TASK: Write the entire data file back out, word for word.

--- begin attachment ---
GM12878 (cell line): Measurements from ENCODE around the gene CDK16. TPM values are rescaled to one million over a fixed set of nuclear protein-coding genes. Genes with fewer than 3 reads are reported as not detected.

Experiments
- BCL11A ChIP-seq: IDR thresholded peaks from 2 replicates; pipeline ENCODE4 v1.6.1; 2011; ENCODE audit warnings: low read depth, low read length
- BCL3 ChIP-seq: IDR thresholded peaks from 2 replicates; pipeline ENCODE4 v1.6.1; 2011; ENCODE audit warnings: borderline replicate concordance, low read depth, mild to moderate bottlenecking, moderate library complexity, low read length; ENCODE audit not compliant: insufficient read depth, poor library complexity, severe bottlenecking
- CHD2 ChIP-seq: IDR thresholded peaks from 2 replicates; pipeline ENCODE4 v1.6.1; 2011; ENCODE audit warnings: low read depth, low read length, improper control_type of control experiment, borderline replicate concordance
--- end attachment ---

GM12878 (cell line): Measurements from ENCODE around the gene CDK16. TPM values are rescaled to one million over a fixed set of nuclear protein-coding genes. Genes with fewer than 3 reads are reported as not detected.

Experiments
- BCL11A ChIP-seq: IDR thresholded peaks from 2 replicates; pipeline ENCODE4 v1.6.1; 2011; ENCODE audit warnings: low read depth, low read length
- BCL3 ChIP-seq: IDR thresholded peaks from 2 replicates; pipeline ENCODE4 v1.6.1; 2011; ENCODE audit warnings: borderline replicate concordance, low read depth, mild to moderate bottlenecking, moderate library complexity, low read length; ENCODE audit not compliant: insufficient read depth, poor library complexity, severe bottlenecking
- CHD2 ChIP-seq: IDR thresholded peaks from 2 replicates; pipeline ENCODE4 v1.6.1; 2011; ENCODE audit warnings: low read depth, low read length, improper control_type of control experiment, borderline replicate concordance